make its two minutes worthwhile.) Were it not for such superior art songs available in abundance (even Franz Xaver Mozart did better), I might not find these songs so sordid… alas, there are far too few pearls in this collections. While Ms. Steinberger is pleasant if unremarkable, I don’t particularly take to Mr. Hummel’s thin, brittle voice; a little too much taste of the dilettante reality of these songs, no matter how it suits the nature the works. Diction and pronunciation are just about perfect, making the lack of texts in the booklet (for economic reasons available only at www.naxos.com/libretti/krauslieder.html) unnecessary for the German speaker. It would be silly to blame Mr. Wilson for the lackluster accompaniment – there is only so much music he can work with. This is not likely how you’ll want to encounter this composer: try the symphonies instead!
Spohr is a composer I very much like – I’ve fallen in love with his music mainly because of his opera Faust
which I’ve always found sounds like Mozart might have, in his 50s, had Beethoven not existed. Clarinet lovers probably know his concertos for that instrument; if they don’t, they should. The violin concertos are lovely, if not quite on the same level. His numerous string quartets and string quintets, too, are more than worth listening to and have been served well on Marco Polo’s complete survey. Now these discs are being re-released by Naxos at a price that is much more inviting to explore his works. I’ve very much enjoyed volume 3 on the Marco Polo label, and volume 4 with the Quintet No. 7
in G minor, op. 144, and the Sextet
in C major, op. 140, is similarly enjoyable. This is accomplished chamber music between Mozart and Brahms – which ought to tempt you, even if you noticed the ‘soft put-down’ “accomplished” in this sentence. I can’t earnestly recommend all of Spohr to any less-than-obsessed collector, but apart from the clarinet concertos and Faust
, a disc with quartets and one with quintets ought to be listened to. This recording, offering the much earlier Potpourri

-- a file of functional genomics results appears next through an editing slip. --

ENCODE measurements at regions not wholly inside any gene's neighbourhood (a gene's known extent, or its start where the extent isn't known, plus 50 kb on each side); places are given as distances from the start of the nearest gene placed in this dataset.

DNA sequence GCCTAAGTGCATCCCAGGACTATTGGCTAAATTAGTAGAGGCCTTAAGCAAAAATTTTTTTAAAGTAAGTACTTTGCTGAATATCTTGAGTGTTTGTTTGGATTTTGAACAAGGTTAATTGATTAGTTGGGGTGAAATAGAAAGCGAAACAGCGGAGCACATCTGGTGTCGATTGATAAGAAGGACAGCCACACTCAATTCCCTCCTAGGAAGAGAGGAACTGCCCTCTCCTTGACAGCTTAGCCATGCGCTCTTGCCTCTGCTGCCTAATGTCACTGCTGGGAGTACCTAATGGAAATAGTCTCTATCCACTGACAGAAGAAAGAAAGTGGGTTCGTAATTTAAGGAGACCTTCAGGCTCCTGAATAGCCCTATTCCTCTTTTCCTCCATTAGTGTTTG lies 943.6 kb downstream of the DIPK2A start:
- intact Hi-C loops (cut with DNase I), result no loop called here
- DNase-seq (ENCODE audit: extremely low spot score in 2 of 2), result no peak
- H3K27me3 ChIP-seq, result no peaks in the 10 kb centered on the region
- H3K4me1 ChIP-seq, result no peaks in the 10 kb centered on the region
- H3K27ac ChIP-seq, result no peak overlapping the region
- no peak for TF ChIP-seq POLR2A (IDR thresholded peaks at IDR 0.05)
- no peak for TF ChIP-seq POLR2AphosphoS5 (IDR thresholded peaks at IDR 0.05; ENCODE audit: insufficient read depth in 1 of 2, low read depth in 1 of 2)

(not the same as the clarinet Potpourri
) and the Sextet
is one of the better places to start, even if I might give the nod to volume 3 if it must only be one of the quintet CDs. The New Haydn Quartet
plays more then adequately. Here might be the place to say: “…plays as well as can be imagined”; which is a favorite short cut for reviewing a CD of repertory one has never heard in a different version and saying something nice without saying anything of substance. I will refrain from that phrase, for one because I actually can
imagine these works played with more zest yet, with a fuller tone, and in a slightly more rewarding acoustic. Alas, given distinct lack of competition, “good” is actually “good enough.”
's -full price- recording came on the market a week ago; I have not listened to it) complete recordings: the complete DG 20/21 recording with the Ensemble Intercontemporain and stunning soloists (Teodoro Anzellotti on the accordion, Christophe Desjardins on the viola, Alain Damiens on the clarinet) and now the complete-complete Naxos recording that comes with the 2002 addition “Sequenza XIV for cello” and not only has the alternative alto-sax version Sequenza IXb
(present on the DG recording) but also the alternative soprano-sax version Sequenza VIIb
(oboe and clarinet being the instruments of original intent). That Naxos’s three-disc set is half the price might make a purchase for the curious more likely – but it would be for naught if the performances were stale or sub-par. There is only so much I can meaningfully say about the performances of some of the wilder pieces in this collection – and I did not bother to compare the performances side by side. Listening to the impressive solo contributions of the Sequenzas
disaffirms all worry: these are very fine performances indeed, whether it be Jasper Wood in Sequenza VIII for violin
or Joaquin Valdepeñas' stand-out offering of Sequenza IXa for clarinet
where his full tone contains virtually no ‘air’. He’s worth listening to just for the mastery over his instrument.
Not all the sequenzas are equally accessible or even equally intriguing – but generally this is one of the best points to start exposing oneself to high modernist music: the variety among the sequenzas and their individual focus make for fascinating and interesting listening, even when you are not necessarily enjoying
what you hear (I’ve never much taken to Sequenza X for trumpet in C and pianoresonance
, no matter how well Guy Few may play it here). Sequenza III for female voice
, “a zoo of vocal and acting exhibitions,” is given to Tony Arnold, who hiccups and musico-stutters her way through this amusing, shifty work, although I liked
it better when performed live by Phyllis Bryn-Julson with the Left Bank Concert Society a year ago. An excellent entry into the world of Berio – probably some of Berio’s best work – but only for those who know what they are getting into. If Carter’s piano sonata – for example – does not delight at all, Berio won’t likely yield more pleasure.Roger Sessions
’ Quintet for 2 violins, 2 violas, and cello from 1958 is significantly more dissonant than chamber music of contemporaries Bloch, Shostakovich, Hindemith – even Bartók… but compared to modernists, he still falls down squarely on the side of the latters' style. Second and third listening help his string quartet immensely: these are very good works indeed - and all those who would not want to live without the above mentioned (although I can see how living without the Hindemith could be possible) should probably wrap their ears around the work of Roger Sessions (1896-1985).